AT&T Mobility expects to add around 400,000 postpaid customers in the first quarter, which would be a weaker performance than the year-ago period and below analysts' expectations--but the carrier also expects to see its postpaid churn improve. Financial analysts predicted the company's improved churn figures would be offset by weaker wireless margins.
The fourth-quarter earnings season is coming to a close, so now it's time to see how the nation's top wireless carriers stacked up against each other in terms of key metrics. Jackdaw Research analyst Jan Dawson has assembled these slides that provide an in-depth look at how Verizon Wireless, AT&T Mobility, Sprint and T-Mobile US performed in the fourth quarter. Dawson's research covers relatively standard metrics including revenue growth and net adds, but also includes deep dives into prepaid vs. postpaid performance, subscriber acquisitions vs. losses, and more. Special Report
For months, financial analysts have been worried that T-Mobile US' surging subscriber growth would hinder its profitability. They're no longer quite so concerned.
T-Mobile US will report its full fourth-quarter earnings tomorrow and since the carrier has already detailed its subscriber growth, the focus is likely going to be on its margins and future technology deployments, according to a financial analyst.
Online video providers from Netflix to Amazon to Yahoo are scurrying to create original content that will poach viewers away from their rivals. But an analyst with The Diffusion Group says that pouring money into scripted entertainment is a strategy that is destined to fail.
Verizon Wireless delivered strong subscriber growth in the fourth quarter, beating financial analysts' expectations, but the carrier also saw higher than usual churn and its margins dipped amid increasing promotions. Taken together, the results show that while Verizon continues to show resilience it is not immune to rising competition from Sprint, T-Mobile US and AT&T Mobility.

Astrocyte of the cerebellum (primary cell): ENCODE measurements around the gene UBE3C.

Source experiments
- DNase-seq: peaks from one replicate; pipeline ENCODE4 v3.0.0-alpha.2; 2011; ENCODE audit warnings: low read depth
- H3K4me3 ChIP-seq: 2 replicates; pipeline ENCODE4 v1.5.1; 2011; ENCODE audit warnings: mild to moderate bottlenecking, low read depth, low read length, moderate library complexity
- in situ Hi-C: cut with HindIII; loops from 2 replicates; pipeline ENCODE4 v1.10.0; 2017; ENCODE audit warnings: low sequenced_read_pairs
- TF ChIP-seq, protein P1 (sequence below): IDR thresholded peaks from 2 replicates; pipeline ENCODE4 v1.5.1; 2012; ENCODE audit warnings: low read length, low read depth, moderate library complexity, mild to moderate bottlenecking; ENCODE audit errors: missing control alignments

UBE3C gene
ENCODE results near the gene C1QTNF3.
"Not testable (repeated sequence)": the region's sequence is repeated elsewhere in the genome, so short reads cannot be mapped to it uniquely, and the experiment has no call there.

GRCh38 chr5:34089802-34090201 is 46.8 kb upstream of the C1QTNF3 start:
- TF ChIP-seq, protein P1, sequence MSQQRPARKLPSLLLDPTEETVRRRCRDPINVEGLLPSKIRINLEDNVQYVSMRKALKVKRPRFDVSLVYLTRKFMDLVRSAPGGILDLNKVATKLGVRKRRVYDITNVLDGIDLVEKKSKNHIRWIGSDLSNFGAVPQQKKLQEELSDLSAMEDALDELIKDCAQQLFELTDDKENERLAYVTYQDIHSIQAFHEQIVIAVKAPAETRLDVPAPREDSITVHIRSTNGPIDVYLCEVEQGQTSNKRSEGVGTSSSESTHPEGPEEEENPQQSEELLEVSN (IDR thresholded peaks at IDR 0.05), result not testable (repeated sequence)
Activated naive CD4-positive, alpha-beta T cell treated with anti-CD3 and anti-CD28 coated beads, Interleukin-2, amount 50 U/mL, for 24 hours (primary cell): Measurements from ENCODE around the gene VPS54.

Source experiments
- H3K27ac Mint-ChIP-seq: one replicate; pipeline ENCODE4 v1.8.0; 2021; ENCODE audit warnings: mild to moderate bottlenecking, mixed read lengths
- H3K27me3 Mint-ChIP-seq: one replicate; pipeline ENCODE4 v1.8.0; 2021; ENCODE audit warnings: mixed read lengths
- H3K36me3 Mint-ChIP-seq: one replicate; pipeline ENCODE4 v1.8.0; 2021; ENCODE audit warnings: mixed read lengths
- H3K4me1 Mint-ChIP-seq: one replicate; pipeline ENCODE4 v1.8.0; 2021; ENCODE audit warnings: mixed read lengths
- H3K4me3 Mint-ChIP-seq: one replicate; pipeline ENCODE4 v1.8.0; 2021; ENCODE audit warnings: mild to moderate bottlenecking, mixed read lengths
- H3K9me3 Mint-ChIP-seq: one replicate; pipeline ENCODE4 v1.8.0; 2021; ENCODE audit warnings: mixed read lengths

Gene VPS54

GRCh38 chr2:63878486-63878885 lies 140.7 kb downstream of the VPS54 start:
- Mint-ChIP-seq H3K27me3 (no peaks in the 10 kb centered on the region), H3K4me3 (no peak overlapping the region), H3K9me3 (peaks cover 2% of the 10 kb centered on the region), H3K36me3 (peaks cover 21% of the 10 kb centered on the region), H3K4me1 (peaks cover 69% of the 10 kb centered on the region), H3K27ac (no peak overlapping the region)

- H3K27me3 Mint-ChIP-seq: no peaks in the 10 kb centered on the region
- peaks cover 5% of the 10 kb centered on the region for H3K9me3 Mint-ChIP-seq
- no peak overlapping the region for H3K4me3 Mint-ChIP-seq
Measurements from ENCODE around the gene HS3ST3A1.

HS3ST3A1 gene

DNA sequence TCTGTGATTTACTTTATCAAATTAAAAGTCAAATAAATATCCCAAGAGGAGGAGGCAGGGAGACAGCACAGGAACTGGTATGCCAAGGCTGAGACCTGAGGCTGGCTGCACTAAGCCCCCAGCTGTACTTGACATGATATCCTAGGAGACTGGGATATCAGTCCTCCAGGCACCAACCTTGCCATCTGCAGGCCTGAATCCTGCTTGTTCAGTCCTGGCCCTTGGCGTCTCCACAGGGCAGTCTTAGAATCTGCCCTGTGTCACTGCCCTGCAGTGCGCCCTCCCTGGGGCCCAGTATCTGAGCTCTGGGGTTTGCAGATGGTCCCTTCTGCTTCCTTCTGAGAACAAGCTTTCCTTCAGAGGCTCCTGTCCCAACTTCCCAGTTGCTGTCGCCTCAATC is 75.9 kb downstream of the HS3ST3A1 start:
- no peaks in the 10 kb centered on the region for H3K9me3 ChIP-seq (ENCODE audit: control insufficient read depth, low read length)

With a somewhat bumpy fourth-quarter reporting season expected for the Tier 1 wireless carriers, analysts at Jefferies are hoping for more "rational" pricing behavior from the large operators in 2015.
Xiaomi posted $56.1 million (347.5 million yuan) in net profit last year, according to a regulatory filing. The filing provides a glimpse inside the finances of privately owned Chinese smartphone vendor Xiaomi, which has rocketed up the rankings to become one of the world's top smartphone brands in the past few quarters.
Investors last week dumped the stocks of Verizon Communications, AT&T, Sprint and T-Mobile US in a hurry amid growing concerns that the carriers' wireless pricing battles are unsustainable long term and that rising costs of spectrum will combine with the price war to drive down carriers' profitability.
The Wall Street financial analysts who watch the nation's carriers are in a bit of a tizzy this week because Verizon and AT&T, the two dominant players in the market, are warning of pressure on earnings and margins from promotions and higher subscriber growth in the fourth quarter. The analysts are worried because they think the competition from T-Mobile US and Sprint could get more intense. I think that'd be fine if that happens. If Verizon and AT&T lost profits and customers to Sprint and T-Mobile, I'd say that would be a grand development for the U.S. market and would be broadly beneficial for consumers.